Bachelor of Medicine and Bachelor of Surgery (MBBS) are usually used as synonyms. At some institutions, such as Oxford and Cambridge, it was possible in the past to be awarded the two degrees in different years!
In many countries, the degrees are awarded after an undergraduate course lasting five or six years. In some cases, a graduate in another discipline may subsequently enter a special graduate-entry medical course, reduced in duration to account for relevant material covered or learning skills acquired during the first degree. In some cases the old first year courses (for six year degrees) in the basic sciences of physics, chemistry and biology have been abolished, and that standard has to be reached by means of school examinations before entry. However, in most countries a newly-graduated Bachelor of Medicine and Surgery must spend a specified period in internship before they can obtain full qualification as a medical practitioner.
Medical degrees differ from other undergraduate degrees in that they are professional qualifications which lead holders to enter a particular career on successful completion. This is not the case with most other undergraduate degrees, while the Bachelor of Medicine and Bachelor of Surgery are undergraduate or graduate degrees (depending on the institution), they are perhaps more accurately conceptualized as a so-called first professional degree. Other professions whose qualifications follow a similar pattern include:
• Qualifying law degree
• Veterinary medicine
Bachelor of Medicine, Bachelor of Surgery are usually awarded as general/ordinary degrees, not as honours degrees, and as such the graduate is not classified as for honours degrees in other subjects. However, at many institutions (for example the University of Manchester in England and the University of Dundee in Scotland) it is possible for the degrees to be awarded with Honours (i.e. MB ChB (Hons)) or with Commendation, if the board of examiners recognises exceptional performance throughout the degree course. Very few of these are awarded.
More often, it is possible to study one subject for an extra year for an intercalated honours degree. This is usually a Bachelor of Science (BSc), Bachelor of Medical Science (BMedSci), Bachelor of Medical Biology (BMedBiol) or similar: at Oxford and Cambridge in England and Dublin in Ireland Bachelor of Arts degrees are awarded. At a few universities most medical students obtain an ordinary degree in science as well: when the University of Edinburgh had a six year course, the third year was followed by award of an ordinary BSc (MedSci).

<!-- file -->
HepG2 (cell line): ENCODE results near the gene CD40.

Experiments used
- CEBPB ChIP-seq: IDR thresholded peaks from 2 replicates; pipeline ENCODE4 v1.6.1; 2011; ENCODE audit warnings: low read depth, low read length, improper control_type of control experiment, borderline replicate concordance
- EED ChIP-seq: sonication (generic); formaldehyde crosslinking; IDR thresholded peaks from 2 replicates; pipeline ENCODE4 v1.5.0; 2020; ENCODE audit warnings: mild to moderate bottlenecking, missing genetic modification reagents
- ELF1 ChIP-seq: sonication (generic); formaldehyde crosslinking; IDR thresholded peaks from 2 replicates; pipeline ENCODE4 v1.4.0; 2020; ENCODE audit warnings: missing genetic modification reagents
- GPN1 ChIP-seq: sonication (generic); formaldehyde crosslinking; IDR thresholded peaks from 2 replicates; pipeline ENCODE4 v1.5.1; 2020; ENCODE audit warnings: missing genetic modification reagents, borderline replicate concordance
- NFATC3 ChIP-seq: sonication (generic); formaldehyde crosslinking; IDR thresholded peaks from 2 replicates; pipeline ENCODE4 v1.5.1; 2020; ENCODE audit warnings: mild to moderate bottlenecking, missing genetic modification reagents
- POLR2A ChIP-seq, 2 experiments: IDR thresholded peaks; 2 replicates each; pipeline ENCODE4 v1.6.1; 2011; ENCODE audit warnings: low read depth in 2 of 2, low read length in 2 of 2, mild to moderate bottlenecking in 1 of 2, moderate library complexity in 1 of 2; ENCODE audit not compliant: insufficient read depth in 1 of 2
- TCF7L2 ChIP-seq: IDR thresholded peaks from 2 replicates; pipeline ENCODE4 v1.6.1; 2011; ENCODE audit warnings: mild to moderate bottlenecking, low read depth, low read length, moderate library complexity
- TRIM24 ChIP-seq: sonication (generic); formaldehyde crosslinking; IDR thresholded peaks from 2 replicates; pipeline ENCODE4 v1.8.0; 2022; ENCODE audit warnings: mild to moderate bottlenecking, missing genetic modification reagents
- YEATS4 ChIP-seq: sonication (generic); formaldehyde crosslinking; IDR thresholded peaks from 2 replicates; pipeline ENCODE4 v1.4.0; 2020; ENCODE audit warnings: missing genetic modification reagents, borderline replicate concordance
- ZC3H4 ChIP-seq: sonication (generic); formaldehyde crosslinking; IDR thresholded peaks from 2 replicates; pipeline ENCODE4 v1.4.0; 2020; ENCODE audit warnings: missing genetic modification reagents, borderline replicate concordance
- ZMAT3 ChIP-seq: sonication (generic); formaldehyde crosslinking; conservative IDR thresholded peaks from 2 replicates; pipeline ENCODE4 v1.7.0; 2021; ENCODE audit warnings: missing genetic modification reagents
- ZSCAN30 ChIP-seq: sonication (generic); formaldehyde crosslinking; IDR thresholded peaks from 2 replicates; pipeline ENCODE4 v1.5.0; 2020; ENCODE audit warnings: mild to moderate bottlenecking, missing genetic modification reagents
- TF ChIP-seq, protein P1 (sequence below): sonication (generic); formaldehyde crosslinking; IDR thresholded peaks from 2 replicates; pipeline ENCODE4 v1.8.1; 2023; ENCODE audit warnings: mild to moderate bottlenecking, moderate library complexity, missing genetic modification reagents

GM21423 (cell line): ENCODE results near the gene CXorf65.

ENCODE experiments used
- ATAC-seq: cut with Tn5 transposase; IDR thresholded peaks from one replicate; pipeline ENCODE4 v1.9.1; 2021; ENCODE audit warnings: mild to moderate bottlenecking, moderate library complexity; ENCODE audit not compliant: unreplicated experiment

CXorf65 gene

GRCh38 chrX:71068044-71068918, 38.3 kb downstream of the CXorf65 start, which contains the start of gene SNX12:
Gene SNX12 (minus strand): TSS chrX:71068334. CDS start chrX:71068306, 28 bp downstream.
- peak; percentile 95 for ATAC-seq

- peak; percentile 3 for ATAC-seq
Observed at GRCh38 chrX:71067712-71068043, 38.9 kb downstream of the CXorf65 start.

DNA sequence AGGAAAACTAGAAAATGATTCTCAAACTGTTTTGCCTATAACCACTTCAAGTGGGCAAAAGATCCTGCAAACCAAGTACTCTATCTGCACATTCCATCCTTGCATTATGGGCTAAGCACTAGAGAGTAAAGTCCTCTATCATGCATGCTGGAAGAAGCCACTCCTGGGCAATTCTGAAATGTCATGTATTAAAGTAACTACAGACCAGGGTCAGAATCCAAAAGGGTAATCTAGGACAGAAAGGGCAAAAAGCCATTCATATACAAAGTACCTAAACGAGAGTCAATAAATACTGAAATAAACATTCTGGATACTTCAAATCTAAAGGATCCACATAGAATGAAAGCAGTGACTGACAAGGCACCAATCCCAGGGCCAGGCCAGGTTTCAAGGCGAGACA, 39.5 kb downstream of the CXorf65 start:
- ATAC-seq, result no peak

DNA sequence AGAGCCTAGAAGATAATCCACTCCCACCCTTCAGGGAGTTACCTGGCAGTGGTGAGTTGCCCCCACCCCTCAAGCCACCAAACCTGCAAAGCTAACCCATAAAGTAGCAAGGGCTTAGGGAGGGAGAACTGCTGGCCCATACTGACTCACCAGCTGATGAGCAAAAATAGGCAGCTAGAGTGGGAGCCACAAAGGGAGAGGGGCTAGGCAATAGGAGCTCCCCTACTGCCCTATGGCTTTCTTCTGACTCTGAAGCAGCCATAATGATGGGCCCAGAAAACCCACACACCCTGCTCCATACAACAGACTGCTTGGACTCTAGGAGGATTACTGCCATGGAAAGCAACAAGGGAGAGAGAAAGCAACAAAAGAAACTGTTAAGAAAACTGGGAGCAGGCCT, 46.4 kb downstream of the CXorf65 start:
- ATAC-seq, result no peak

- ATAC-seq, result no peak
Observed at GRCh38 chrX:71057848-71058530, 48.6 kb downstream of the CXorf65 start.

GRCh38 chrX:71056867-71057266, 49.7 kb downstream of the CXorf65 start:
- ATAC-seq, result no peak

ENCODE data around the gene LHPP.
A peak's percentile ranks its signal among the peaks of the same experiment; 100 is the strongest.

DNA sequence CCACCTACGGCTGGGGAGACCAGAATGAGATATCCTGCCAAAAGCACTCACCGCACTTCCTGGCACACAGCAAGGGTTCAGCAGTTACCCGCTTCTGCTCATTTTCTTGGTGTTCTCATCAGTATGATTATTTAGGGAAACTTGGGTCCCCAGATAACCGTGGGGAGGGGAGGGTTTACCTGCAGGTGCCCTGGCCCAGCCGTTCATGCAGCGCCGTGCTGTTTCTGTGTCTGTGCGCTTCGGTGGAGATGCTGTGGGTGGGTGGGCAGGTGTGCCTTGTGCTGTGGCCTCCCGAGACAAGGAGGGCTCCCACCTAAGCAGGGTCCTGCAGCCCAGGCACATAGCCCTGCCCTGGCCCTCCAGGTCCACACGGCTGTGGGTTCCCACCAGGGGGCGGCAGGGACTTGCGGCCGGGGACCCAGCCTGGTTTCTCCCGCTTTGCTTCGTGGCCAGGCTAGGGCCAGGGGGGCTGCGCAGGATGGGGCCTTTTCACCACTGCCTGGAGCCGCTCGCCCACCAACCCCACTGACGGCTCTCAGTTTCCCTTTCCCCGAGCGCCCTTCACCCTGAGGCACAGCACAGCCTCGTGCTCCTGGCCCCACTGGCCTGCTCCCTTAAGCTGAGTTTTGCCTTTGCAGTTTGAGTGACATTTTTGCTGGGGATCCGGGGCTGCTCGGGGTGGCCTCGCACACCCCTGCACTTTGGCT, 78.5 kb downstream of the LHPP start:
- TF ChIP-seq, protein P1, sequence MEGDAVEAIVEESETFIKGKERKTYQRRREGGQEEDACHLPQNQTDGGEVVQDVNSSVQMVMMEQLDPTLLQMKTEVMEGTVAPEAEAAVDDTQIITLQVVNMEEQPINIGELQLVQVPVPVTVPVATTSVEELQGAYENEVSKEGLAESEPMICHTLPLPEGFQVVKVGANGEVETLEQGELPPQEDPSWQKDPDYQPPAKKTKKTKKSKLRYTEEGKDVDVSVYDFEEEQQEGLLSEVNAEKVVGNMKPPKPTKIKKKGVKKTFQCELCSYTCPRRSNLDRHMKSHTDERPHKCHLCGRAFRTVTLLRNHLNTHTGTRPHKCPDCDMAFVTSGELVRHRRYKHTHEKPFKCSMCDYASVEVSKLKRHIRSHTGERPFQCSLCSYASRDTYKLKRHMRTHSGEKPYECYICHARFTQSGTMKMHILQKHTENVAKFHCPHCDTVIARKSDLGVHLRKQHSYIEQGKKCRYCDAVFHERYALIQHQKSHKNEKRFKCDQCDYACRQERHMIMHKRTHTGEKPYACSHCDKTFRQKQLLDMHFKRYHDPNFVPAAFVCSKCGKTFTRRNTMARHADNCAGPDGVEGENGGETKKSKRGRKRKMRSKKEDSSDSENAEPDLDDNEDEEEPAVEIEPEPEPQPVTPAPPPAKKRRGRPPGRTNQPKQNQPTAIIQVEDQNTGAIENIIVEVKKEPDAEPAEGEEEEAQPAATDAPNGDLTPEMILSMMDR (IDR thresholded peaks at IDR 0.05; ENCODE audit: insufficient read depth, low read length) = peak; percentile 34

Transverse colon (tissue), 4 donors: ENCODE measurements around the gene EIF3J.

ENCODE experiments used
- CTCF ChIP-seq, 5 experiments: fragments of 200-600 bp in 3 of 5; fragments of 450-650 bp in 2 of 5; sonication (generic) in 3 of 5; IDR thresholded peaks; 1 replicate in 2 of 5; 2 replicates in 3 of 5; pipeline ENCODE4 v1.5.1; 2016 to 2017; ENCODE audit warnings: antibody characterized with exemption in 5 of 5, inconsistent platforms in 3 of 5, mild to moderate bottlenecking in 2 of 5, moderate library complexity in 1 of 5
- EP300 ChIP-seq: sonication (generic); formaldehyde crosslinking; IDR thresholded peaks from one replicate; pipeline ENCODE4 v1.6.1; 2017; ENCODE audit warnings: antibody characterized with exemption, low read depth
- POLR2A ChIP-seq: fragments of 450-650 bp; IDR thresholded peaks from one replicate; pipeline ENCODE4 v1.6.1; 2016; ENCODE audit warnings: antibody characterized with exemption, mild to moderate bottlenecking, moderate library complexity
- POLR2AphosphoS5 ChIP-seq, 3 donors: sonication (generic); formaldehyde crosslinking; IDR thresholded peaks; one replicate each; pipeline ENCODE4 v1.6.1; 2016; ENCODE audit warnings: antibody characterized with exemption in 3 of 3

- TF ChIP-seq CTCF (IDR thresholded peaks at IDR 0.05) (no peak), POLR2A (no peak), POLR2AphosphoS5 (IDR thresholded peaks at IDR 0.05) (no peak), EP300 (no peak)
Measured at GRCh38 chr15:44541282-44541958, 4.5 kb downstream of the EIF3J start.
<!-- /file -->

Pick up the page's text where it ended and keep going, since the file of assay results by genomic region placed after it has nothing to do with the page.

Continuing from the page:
In Australia, The University of Melbourne in Australia offers an Arts Degree (BA) to a medical student on the completion of two extra years of undergraduate study, and Monash University offers a Law degree (LLB); if the optional Law degree is undertaken, on completion of their degree the student may choose to do a one-year internship at a hospital and become a doctor, or spend one year doing articles to practice thereafter as a lawyer. At the University of Nottingham in England all medical students on the five year course obtain a Bachelor of Medical Sciences (BMedSci) degree without an extra intercalated year. The Royal College of Surgeons in Ireland along with certain National University of Ireland medical schools offers a BMedSci qualification on completion of a thesis based on 2–3 months of summer research; only students achieving honours in their preclinical courses are eligible to receive the degree. At Imperial College London and University College London, certain medical students are able to extend their intercalated year to an extra three years, thus temporarily exiting the MBBS course to complete a PhD. Upon completion of the PhD, the student is required to sit the remaining 2 years of the medicine course in order to receive his/her MBBS degree. The University of the West Indies, Mona in Kingston, Jamaica automatically awards a Bachelor of Medical Sciences (BMedSci) degree to all students who have successfully completed year 3 of their MB BS program.
Medical school graduates are only entitled to use the courtesy title "Doctor" upon registration as a medical practitioner with the relevant regulatory body in their respective country. (The name can have a prefix “Dr.”)
Medical graduates are also eligible to sit various postgraduate examinations, including examinations for membership and fellowship of professional institutions (such as Membership of the Royal College of Surgeons), postgraduate Masters degrees (such as a Master of Surgery or Master of Obstetrics) and a postgraduate doctorate in medicine (e.g. Doctor of Medicine, if earned in Ireland, the UK or Commonwealth nations), and board certification examinations.
List of Top MBBS Institutes/Colleges in India